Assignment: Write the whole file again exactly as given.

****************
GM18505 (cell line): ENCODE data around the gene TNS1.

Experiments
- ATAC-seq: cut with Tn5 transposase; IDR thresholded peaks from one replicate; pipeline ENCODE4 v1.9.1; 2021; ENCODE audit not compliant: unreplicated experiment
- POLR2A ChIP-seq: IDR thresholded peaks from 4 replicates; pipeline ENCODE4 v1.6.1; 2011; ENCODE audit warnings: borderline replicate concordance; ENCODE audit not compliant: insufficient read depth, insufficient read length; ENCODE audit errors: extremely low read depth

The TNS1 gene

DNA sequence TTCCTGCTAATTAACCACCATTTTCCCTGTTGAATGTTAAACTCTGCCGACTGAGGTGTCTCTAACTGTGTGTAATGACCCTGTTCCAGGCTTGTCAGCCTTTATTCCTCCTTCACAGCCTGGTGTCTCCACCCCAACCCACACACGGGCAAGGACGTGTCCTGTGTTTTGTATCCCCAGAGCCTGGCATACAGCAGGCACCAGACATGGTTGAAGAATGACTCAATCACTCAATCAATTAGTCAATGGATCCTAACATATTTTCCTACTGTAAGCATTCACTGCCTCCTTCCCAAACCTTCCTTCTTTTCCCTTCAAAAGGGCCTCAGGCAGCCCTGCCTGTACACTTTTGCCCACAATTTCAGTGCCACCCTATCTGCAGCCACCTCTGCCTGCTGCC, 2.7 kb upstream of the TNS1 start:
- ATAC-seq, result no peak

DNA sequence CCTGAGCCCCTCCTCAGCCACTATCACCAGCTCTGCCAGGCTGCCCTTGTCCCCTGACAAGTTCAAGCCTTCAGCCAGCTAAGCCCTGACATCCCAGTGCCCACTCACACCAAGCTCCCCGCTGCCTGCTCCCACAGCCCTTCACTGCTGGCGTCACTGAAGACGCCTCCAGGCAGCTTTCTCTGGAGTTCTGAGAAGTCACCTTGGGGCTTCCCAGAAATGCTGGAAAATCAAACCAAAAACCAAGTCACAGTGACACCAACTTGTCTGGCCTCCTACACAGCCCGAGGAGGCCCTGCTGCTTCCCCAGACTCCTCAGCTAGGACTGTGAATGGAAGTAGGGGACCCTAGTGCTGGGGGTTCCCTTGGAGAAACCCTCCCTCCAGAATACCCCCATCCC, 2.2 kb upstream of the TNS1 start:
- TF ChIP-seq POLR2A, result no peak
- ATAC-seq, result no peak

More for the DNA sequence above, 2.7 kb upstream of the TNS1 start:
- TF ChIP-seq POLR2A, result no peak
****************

GM18505 (cell line): ENCODE data around the gene TNS1.

Experiments
- ATAC-seq: cut with Tn5 transposase; IDR thresholded peaks from one replicate; pipeline ENCODE4 v1.9.1; 2021; ENCODE audit not compliant: unreplicated experiment
- POLR2A ChIP-seq: IDR thresholded peaks from 4 replicates; pipeline ENCODE4 v1.6.1; 2011; ENCODE audit warnings: borderline replicate concordance; ENCODE audit not compliant: insufficient read depth, insufficient read length; ENCODE audit errors: extremely low read depth

The TNS1 gene

DNA sequence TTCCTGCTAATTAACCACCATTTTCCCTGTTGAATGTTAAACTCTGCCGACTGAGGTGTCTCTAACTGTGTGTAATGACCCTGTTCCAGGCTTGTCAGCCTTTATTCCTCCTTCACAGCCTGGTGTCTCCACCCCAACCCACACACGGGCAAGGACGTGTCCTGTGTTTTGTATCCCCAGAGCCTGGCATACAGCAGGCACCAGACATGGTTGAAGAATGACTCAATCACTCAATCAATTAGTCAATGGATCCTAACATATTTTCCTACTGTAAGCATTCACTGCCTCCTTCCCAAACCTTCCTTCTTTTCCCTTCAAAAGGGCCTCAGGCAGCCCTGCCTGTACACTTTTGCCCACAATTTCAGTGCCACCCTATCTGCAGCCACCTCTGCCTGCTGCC, 2.7 kb upstream of the TNS1 start:
- ATAC-seq, result no peak

DNA sequence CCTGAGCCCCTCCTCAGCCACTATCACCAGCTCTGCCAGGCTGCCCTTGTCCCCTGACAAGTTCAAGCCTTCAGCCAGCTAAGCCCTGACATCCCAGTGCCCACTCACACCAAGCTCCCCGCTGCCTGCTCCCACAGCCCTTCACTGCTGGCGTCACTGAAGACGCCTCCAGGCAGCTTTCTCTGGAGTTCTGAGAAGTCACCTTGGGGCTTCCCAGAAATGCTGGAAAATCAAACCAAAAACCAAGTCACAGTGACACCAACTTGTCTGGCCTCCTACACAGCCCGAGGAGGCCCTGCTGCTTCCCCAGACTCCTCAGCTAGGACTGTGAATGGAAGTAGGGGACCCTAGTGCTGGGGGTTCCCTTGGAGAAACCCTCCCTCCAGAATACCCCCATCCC, 2.2 kb upstream of the TNS1 start:
- TF ChIP-seq POLR2A, result no peak
- ATAC-seq, result no peak

More for the DNA sequence above, 2.7 kb upstream of the TNS1 start:
- TF ChIP-seq POLR2A, result no peak